He’s Got 18 Ferraris…and He Drives Them All

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Besides the more obvious benefits of being about to use a shorter line to check-in, and being able on some flights to actually lie down flat during a flight, the benefits of business class are the people you sit next to.

We flew back from Bologna last night and I met a pair of fascinating men. They were dressed pretty well, nice looking blazers and expensive shoes, and they said they had flown over to Italy on Alitalia but were returning on the business class service provided by Eurofly. It’s a new service to parts of Italy that never had direct flights from the US, like Bologna and Pesaro, on the Adriatic.

I got to talking to them and they said they were in Italy for the 60th anniversary of Ferrari. One of them said he owned a Ferrari dealership on Long Island the other said he owned some of the sports cars. “How many?” I asked. “I’ve got 18 now,” he said. I asked if he drove them all, and he said yes.

Ferraris are very much in style these days, said the dealership owner, Michael Mastrangelo. There is a two-and-a-half year wait from day of ordering to delivery. You can choose between many colors, not just the racing red. A custom color costs only $15,000 more. I asked them what the difference is between people who buy Lamborghinis and Ferraris. “Ferraris have the Formula One tradition, the others are more for exotic car collectors.”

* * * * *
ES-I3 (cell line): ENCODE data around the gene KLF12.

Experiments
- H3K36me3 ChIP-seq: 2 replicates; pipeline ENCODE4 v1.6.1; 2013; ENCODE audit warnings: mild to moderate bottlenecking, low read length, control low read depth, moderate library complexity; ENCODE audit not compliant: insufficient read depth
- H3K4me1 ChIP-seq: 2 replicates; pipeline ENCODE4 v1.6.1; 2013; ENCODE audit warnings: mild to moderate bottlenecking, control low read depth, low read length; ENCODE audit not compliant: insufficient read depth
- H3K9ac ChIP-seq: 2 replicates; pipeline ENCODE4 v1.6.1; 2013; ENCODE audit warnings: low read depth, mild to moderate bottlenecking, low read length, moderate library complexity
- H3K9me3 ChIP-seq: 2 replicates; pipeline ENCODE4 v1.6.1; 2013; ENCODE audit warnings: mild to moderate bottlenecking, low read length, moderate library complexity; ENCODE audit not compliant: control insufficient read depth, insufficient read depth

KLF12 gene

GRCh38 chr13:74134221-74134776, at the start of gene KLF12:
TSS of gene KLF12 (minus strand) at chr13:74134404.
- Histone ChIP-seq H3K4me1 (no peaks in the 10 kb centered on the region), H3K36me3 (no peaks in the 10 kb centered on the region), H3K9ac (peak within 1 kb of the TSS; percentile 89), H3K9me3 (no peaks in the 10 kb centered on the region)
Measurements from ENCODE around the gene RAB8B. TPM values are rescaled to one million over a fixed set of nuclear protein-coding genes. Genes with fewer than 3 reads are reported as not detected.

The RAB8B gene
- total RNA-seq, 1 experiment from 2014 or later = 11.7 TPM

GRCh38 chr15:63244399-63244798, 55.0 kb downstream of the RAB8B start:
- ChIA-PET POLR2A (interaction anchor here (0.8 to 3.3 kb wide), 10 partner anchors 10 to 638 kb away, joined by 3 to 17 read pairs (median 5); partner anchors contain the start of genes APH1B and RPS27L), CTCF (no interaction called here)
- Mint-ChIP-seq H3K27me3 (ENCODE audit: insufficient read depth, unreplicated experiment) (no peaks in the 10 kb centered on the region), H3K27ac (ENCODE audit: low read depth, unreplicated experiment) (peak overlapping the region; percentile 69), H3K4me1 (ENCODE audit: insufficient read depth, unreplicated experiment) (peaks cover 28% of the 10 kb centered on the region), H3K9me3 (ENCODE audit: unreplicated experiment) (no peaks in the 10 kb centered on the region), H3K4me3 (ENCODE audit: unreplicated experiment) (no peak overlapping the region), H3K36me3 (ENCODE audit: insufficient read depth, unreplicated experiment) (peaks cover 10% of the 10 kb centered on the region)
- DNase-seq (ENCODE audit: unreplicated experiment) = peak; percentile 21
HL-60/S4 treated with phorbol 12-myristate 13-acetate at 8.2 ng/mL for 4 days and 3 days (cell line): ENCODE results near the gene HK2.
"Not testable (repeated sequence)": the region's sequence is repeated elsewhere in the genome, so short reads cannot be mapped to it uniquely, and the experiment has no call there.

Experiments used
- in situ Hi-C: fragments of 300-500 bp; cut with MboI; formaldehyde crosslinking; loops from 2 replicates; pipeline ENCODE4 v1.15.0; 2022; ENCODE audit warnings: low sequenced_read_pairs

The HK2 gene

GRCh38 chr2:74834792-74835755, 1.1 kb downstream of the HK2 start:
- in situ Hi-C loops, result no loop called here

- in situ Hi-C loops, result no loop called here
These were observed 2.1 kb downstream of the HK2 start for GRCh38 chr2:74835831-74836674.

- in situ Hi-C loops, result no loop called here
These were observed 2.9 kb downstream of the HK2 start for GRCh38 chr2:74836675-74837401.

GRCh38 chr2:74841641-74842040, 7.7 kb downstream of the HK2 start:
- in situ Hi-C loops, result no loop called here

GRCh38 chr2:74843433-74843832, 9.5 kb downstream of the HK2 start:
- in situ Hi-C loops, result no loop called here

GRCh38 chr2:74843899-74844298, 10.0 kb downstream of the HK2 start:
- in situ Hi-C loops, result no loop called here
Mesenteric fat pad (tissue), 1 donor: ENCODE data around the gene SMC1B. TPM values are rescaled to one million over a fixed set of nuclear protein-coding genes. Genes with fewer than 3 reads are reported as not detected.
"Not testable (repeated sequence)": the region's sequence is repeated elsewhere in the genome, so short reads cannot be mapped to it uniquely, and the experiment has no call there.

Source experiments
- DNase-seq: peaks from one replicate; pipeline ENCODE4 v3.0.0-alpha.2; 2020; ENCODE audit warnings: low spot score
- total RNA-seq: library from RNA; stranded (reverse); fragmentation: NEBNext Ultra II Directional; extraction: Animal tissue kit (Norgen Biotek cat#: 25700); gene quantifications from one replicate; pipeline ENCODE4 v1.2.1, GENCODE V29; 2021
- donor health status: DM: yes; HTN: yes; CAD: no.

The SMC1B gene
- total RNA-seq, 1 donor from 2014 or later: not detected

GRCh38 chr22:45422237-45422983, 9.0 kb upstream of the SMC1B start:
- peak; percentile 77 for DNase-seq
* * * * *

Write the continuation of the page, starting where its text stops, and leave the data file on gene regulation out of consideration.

I asked them about the story in the NY Times that cited a rash of crashes of Ferraris and other exotics. “They really blindsided us with that,” he said, “these are some of the safest cars in the world because they’re built for racing.” He was misquoted and said he prefers to do interviews by email because of it.

We were in Maranella the same day as a parade of 1500 Ferraris whose owners drove them from all over the Europe. Like these two, we missed that event but got to see lots of the cars in the gallery parking lot. I kept thinking of new questions to ask Michael…but decided to email them to him instead.